Since CoEnzyme Q10 (CoQ10) was first discovered in 1957, science has revealed this antioxidant is a powerhouse of protection for the human body. Best known for its ability to protect the heart, it has beneficial effects for multiple health conditions affecting the brain, lungs, kidneys, skin, and generally every cell in the body.
Our bodies produce CoQ10 naturally, but production reduces as we age and deficiencies can be associated with several diseases. Its effects are so broad because CoQ10 helps the body produce energy in every cell as well as acting as an antioxidant, breaking down free radicals that can cause damage. Free radicals can damage DNA, leading to cancer. They also play roles in heart disease, stroke, arthritis, alcoholic liver damage, and even the aging process.
Here are some of the key areas where CoQ10 supplementation has proved beneficial.
Heart disease – Multiple studies show people with congestive heart failure have improved symptoms if taking CoQ10. In addition, their risk of dying from heart problems is reduced. Those who have had a heart attack have reduced risk of a recurrence if taking CoQ10. Studies show supplements also may help lower high cholesterol and high blood pressure.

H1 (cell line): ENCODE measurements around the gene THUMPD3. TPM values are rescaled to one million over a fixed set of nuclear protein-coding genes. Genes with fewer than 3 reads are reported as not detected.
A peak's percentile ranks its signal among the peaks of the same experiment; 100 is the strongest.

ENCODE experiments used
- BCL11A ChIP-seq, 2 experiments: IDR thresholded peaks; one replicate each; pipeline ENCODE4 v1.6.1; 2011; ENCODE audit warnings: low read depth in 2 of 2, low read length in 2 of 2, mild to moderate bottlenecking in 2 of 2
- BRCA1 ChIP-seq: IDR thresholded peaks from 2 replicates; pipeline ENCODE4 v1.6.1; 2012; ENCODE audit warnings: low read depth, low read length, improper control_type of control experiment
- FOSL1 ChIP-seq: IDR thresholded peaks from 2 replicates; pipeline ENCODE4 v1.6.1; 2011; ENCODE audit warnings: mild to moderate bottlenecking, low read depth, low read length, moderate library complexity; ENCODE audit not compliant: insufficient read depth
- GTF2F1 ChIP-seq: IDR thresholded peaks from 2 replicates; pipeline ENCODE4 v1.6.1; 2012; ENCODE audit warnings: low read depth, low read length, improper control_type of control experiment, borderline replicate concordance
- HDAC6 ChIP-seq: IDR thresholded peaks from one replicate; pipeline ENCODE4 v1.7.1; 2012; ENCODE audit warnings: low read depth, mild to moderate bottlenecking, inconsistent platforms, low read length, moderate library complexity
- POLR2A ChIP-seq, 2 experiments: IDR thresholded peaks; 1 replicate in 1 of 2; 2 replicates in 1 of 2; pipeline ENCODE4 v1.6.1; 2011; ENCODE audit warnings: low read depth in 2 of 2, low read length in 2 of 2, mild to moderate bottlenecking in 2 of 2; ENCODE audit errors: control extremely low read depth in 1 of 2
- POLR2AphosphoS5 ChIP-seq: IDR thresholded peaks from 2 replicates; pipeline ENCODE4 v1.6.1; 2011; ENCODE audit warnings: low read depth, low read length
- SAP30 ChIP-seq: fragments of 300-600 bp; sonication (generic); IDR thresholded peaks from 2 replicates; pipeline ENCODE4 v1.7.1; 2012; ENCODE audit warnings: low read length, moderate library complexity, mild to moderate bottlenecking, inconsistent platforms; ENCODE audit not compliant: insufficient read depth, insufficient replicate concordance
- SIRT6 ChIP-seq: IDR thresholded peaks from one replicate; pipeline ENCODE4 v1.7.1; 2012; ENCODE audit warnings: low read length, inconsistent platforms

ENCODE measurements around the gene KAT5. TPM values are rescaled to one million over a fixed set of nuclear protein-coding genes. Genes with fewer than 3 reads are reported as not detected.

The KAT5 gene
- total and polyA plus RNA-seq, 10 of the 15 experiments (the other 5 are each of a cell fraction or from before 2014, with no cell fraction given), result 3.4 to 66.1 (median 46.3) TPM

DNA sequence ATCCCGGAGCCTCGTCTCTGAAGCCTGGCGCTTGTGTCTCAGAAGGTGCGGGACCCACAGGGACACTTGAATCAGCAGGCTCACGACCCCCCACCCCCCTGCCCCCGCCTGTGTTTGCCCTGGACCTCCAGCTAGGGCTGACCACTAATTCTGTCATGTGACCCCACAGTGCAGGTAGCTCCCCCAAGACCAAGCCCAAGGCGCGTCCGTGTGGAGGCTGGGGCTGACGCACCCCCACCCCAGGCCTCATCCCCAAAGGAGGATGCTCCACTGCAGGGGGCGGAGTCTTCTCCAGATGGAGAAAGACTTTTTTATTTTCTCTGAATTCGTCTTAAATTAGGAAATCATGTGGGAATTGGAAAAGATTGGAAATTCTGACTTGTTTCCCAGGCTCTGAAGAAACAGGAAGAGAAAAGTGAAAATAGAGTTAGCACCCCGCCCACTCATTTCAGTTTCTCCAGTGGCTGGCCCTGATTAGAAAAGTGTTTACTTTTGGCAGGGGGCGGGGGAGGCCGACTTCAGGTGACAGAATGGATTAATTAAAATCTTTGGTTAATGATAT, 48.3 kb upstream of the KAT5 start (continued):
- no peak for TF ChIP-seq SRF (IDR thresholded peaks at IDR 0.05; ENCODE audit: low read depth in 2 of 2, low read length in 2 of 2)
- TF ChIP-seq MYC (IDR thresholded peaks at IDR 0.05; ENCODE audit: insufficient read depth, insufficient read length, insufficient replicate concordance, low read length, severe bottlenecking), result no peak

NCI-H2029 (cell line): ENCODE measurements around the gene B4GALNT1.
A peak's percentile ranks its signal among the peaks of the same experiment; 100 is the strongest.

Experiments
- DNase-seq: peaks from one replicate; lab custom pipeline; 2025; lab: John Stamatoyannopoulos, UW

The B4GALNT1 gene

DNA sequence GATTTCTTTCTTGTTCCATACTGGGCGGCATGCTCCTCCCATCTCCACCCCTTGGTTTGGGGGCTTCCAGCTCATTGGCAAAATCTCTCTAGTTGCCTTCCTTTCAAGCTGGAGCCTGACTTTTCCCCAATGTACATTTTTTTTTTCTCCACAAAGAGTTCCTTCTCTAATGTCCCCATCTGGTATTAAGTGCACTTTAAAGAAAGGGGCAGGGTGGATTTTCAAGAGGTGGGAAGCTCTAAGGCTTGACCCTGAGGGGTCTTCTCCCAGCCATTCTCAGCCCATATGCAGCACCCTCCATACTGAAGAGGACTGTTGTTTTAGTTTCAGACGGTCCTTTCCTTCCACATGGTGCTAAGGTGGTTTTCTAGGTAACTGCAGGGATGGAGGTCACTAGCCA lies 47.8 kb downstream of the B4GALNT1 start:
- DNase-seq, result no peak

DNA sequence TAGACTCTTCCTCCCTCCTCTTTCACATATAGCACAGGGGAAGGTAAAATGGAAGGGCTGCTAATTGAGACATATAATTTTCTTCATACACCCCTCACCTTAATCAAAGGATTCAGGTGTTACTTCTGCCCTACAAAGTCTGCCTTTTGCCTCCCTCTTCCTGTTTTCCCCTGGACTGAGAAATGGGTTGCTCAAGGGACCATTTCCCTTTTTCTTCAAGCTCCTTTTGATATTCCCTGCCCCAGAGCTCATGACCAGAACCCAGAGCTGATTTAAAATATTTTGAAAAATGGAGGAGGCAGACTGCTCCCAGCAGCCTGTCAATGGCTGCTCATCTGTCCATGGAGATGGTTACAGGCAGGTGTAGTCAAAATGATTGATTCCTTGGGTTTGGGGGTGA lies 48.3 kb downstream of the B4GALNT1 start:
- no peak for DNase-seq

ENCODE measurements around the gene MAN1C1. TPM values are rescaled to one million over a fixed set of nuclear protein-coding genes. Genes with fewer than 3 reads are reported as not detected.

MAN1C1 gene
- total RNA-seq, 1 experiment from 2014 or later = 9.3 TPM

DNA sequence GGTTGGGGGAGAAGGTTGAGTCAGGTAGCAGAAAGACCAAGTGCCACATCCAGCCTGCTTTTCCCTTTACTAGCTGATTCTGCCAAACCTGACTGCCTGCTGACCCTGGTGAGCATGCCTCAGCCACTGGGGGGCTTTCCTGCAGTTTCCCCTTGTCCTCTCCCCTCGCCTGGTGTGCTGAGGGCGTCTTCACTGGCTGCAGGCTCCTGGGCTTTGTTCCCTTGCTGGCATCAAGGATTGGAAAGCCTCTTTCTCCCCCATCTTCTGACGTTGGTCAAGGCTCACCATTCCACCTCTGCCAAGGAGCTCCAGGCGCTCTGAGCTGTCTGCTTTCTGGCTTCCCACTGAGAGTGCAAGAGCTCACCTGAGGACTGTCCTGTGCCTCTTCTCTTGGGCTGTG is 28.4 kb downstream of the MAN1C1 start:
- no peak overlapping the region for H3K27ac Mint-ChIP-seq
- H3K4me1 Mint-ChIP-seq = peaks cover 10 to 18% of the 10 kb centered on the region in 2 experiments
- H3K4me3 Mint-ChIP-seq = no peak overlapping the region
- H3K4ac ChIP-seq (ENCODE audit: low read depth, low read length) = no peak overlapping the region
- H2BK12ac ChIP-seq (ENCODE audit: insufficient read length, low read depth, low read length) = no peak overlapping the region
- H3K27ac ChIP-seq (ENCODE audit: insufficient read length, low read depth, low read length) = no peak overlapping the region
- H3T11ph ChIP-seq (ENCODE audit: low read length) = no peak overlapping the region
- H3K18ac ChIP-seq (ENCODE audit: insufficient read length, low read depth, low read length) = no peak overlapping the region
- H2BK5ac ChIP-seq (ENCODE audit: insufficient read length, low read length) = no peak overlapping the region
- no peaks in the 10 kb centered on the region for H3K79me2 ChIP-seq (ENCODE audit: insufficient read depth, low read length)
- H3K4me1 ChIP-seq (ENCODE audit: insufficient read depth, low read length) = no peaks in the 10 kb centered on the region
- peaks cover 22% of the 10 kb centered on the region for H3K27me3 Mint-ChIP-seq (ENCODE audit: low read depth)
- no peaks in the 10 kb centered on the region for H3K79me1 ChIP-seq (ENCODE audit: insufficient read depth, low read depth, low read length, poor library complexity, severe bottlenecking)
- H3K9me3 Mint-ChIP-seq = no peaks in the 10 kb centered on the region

Statin drugs – Statin drugs are designed to lower cholesterol, but in doing so they also lower levels of CoQ10. Since the heart needs large amounts of CoQ10, that can be a concern. Studies show that some of the side effects of statins – muscle pain and weakness – can be reduced by supplementing with CoQ10.
Brain health – Studies show that people with cognitive decline often have low levels of CoQ10. Some studies show CoQ10 supplementation can slow deterioration for people with Alzheimer’s and Parkinson’s diseases. Some studies also show that CoQ10 can help prevent migraine headaches.
Gum disease – Studies show CoQ10 can help reduce periodontitis inflammation when used in conjunction with good dental habits.
Reproductive disorders – Studies show that the antioxidant properties of CoQ10 can help improve both sperm and egg quality and quantity.
Lung diseases – Because your lungs have the most contact with oxygen, they are very susceptible to oxidative damage. That damage is associated with asthma and chronic obstructive pulmonary disease (COPD). Studies show CoQ10 supplementation can improve symptoms, lowering the need for steroid medications and improving exercise performance.
Diabetes – CoQ10 has been shown to improve insulin sensitivity and regulate blood sugar levels.
Aging skin – CoQ10 applied directly to the skin can reduce sun damage, and may help decrease the risk of skin cancer.
CoQ10 comes in two forms, ubiquinone and ubiquinol. Ubiquinone is the oldest form commercially available and has been involved in most of the medical studies, clearly proving its worth. Ubiquinol is a more recent product and is said by some studies to be more absorbable. It’s also more expensive.
Doses of CoQ10, no matter what form, generally range from 50 mg to 200 mg. According to the Linus Pauling Institute, there have been no reports of significant adverse side effects when taken orally at doses as high as 3,000 mg daily for up to eight months.
Use of Warfarin and CoQ10 has been reported to decrease the anticoagulant effect of Warfarin. Consult your doctor before taking.